At some point, most small-group leaders feel very overwhelmed and under-qualified for the task at hand. In those moments, we are aware of the need to develop our leadership ability. But those moments come and go, and developing our own leadership capacity often gets put on the back burner. And even when we do have the desire to improve our leadership skills, we often don't know where to start. What tools will help?
Dave Earley has taken a really good shot at making leadership development doable with his new book, The Small Group Leader's Toolkit. He also makes the case through personal stories and examples that leadership development is a high priority. It's worth the investment of your time and energy.
Dave has been very hands-on with small-group leadership and ministry over the years, both in the local church and now in a teaching capacity at Liberty Theological Seminary. This book reflects his experiences in developing leaders. His stories and leadership development ideas are packaged into ten practical topics that he calls "power tools" for personal leadership development. (Conveniently, each tool begins with the letter P.)
Each chapter lays out a new tool, explores why the tool is vital, gives tips on how to overcome personal roadblocks you may have experienced in the past, and then gives ideas of how to successfully integrate that tool into your ministry. To make it even easier to use each tool, Dave has included helpful worksheets that contain unique, industrial-strength exercises.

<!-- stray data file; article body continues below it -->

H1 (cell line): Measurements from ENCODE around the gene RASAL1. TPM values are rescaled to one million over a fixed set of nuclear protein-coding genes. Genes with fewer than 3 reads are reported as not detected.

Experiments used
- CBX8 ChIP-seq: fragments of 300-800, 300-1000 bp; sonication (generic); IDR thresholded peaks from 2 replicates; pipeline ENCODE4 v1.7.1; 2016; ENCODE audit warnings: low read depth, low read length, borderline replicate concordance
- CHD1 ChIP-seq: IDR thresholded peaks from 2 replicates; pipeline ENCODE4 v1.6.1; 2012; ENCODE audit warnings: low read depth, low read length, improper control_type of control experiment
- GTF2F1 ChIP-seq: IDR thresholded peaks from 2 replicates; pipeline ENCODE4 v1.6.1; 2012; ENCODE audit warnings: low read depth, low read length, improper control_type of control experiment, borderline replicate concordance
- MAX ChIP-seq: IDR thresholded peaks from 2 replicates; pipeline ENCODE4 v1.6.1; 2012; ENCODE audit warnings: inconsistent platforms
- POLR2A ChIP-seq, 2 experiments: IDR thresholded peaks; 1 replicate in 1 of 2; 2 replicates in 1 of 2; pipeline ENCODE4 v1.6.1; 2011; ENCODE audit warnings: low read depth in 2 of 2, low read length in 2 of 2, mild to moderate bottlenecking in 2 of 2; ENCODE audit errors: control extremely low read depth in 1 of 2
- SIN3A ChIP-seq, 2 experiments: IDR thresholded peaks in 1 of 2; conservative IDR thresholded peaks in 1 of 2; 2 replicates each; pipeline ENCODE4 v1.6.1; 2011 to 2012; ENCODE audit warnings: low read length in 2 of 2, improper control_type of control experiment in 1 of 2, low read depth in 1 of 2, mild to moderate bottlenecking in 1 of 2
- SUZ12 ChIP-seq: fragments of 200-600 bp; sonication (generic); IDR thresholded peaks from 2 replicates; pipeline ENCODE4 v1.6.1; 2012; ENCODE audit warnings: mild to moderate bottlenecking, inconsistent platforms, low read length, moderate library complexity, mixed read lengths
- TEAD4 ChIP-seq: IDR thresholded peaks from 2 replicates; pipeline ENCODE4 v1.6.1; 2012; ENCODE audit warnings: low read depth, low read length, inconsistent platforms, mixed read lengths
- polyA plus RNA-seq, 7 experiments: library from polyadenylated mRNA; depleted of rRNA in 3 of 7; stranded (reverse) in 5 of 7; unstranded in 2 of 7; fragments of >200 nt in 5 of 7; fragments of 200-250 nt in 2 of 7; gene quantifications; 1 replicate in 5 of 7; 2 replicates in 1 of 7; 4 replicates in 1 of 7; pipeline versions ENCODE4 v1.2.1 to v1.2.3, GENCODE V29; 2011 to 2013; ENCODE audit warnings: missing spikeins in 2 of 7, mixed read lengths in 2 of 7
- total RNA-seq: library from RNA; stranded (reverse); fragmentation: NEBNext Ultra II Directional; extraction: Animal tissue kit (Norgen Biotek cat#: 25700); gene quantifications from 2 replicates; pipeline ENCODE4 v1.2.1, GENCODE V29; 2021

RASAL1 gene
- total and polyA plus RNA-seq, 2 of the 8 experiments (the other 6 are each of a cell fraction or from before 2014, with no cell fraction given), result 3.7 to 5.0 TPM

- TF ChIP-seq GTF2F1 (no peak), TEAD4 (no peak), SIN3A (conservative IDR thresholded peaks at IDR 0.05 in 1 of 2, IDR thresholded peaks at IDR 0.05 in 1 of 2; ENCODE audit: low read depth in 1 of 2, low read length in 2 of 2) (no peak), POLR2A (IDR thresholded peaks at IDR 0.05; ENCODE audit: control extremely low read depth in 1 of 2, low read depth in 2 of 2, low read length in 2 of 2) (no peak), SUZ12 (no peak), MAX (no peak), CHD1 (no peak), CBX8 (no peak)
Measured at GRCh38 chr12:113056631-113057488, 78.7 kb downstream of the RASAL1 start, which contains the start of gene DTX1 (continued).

Here's a quick summary of the ten chapters/power tools:
- Prayer. This is the most important task of a spiritual leader. Period.
- Personal Integrity. The process of becoming a leader of integrity includes consistent self examination, self-discipline, and self-reporting to a trusted accountability partner. It does not happen in a weekend, but through practice, discipline, and wise decisions.
- Passion. A leader's passion is that intense, driving, overmastering feeling or conviction. It stirs the emotions, affections, devotions, and decisions of a leader. A leader with mediocre skills but great passion wins out over one with great skills and no passion.
- Purpose. A leader with purpose sees potential opportunities when others see obstacles. They see the possibilities of the future when others only see problems. And, they see God in and through the whole process and the end product. Developing a purpose statement for yourself and your group is critical.
- Priorities. Establish small-group priorities through a process of evaluating, eliminating, estimating, and activating. Then, use the provided grid system to clearly see what to focus on—and more importantly, why you should focus on that priority.
- Planning. It is not complicated. A good plan takes into consideration only three major issues: destination, present location, and a road map. Successful spiritual leaders not only have God-given dreams and carefully laid plans, they take action to see those plans become a reality.
- People Skills. Relationships are just like bank accounts. Realize it or not, you have a relational account with every person within your sphere of influence. Every positive interaction makes a deposit in that account. Every negative dealing creates a withdrawal in that relational account. Leaders gather followers who are willing to be challenged as they continually make relational installments into them.
- Persuasion. When you want to PERSUADE someone, you spell it this way: Positive expectations, Exposure, Recognition, Significance, Unselfishness, Affection, Demonstration, and Encouragement.